After assuming office in October 2009, Papandreou revealed that the deficit was much higher than the previous government had claimed. His response to the crisis included austerity measures: spending cuts and tax increases. He also vowed to reduce the public sector and fight rampant tax evasion.

In May 2010, European leaders and the International Monetary Fund (IMF) agreed to a three-year, €110 billion bailout for Greece which was tied to additional austerity measures through cuts in the public spending (civil servants´ salaries, freezing pensions, raising the retirement age) and hikes in taxes and fuel duty. The general sales tax was raised from 19% to 21%. These moves are expected to lead to a 4% economic contraction in 2010.

However, the crisis persists because of the adverse public reaction to the austerity measures and the perception that the government’s moves are insufficient. The deficit is expected to remain at around 8% of GDP in 2010 and 2011.

Frozen mortgage market

Outstanding housing loans grew by an average of 30% annually from 2001 to 2007; rising from €11.3 billion in 2000 to €69.4 billion in 2007. As percentage of GDP, the mortgage market expanded from 8.3% of GDP in 2000, to 30.3% of GDP in 2007.

The credit crunch slowed down the expansion of the mortgage market to 4% in 2009. By the end of 2009, outstanding housing loans reached €80.56 billion, around 34% of GDP. There was a significant decline in the volume of new housing loans, from €15.4 billion in 2006, to €8 billion in 2009.

The Greek crisis froze the already weak mortgage market. Outstanding housing loans dropped from €81. 173 billion in March to €81. 125 billion in April 2010. It was the first time housing loan volume dropped since mortgage data was collected.  In May, the decline continued to €81. 11 billion.
Mortgage rates in Greece are also inching up even if ECB’s key rate remain unchanged at 1% since May 2009. The mortgage rate for loans with initial rate fixation (IRF) of up to one year rose to 3.36% in May 2010 from 3.05% in January. For loans with IRF between 1 and 5 years, the average mortgage rate moved from 4.6% in January to 4.84% in April before sliding to 4.73% in May 2010.

The housing market remain vulnerable to interest rate movements, majority of housing loans in Greece have IRF of up to one year only. Since 2H 2009, 70% or more of new housing loans have interest rates that are adjusted annually at the minimum.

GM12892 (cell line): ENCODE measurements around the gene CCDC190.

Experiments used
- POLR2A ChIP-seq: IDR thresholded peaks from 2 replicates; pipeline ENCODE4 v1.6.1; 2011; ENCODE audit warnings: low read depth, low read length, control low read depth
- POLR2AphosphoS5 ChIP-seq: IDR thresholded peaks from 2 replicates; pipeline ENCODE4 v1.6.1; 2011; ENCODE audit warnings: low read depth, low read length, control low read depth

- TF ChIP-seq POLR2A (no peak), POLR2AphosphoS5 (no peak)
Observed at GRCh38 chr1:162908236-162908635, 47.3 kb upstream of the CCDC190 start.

Low yields

Rapid residential property price increases in the past, minimal real rental increases and the popularity of owner-occupancy led to low rental yields in Greece. In August 2009, rental yields for apartments in central Athens range from 2.5% to 2.7%. Properties within the suburbs of Athens earn slightly higher yields, 3% – 3.8% for apartments and 2.7% – 3.4% for houses.

For villas in Crete, rental yields range from 3.4% to 4.9%. Smaller properties tend to earn higher yields.

Homeownership rate in Greece was relatively high at 74% in 2004. The rental market comprised 20% of the dwelling stock in 2004, down from 24% in 1991.

Rapid urbanization has led to a sharp dichotomy between urban and rural areas. A report in 2001 revealed that around 34% of the housing stock is vacant, mostly in rural areas. These units are typically dilapidated, or in need of total rehabilitation.

On the other hand, dwellings units in urban areas are among the most crowded in Europe. Most children continue to live with their parents after they enter adulthood. The reduction of notary fees from 1.2% to 1% of the real estate’s value was clearly insufficient in reducing the high transaction cost, which adds to the burdens of first-time homebuyers.

Oversupply and overhang

It is quite unusual that construction activity in Greece peaked in 2005, a year after the Athens Olympics. Almost 200,000 dwellings were completed in 2005, significantly higher compared to the 120,000 completions in 2003 and 2004. Since 2005, however, dwellings completed dropped drastically, down to 61,490 units in 2009.

Building permits also dropped significantly. From 2004 to 2007, local governments issued around 70,000 to 80,000 residential building permits annually. The number of building permits dropped to 65,474 in 2008 and to 56,205 in 2009.
The drop in building permits continued in Q1 2010. Only 12,690 permits were issued from January to March 2010, 2.8% lower compared to the same period in 2009.

Despite the drop in completions, a huge amount of housing units remain unsold. An article by the Wall Street Journal estimates the overhang at about 250,000 new homes in 2009. Greek construction firms expect the continued drop in construction activity until 2011.

Recession has just begun

While other countries in Europe started to register recoveries in 2009, Greece’s recession only started that year. The economy contracted by around 2% and is expected to contract further by around 4% in 2010.

Average annual GDP growth from 2000 to 2007 was 4.2%, among the highest in the EU and OECD. Economic growth slowed down to 2% in 2008.

The average wage dropped for the first time in 35 years in 2010 as a result of the cutbacks and anticipated private sector increases just below inflation. Nominal wages are expected to be reduced by 0.9% and 3.8 percent in real terms, according to the Bank of Greece. This wage cuts are clearly insufficient to offset the excessive increases of the past.

The unemployment rate is also expected to rise to 12% by the end of 2010 and13% in 2011, from 9.4% in 2009. This offsets gains in the past when the rate was successfully reduced from 10.5% in 2004 to 7.65% in 2008.

Tourism, which accounts for almost one fifth of the Greek economy and was seen as the best hope for economic recovery, was badly hit by recurring images of rioting protesters, burning buildings and debilitating strikes.

This article was republished with permission from Global Property Guide.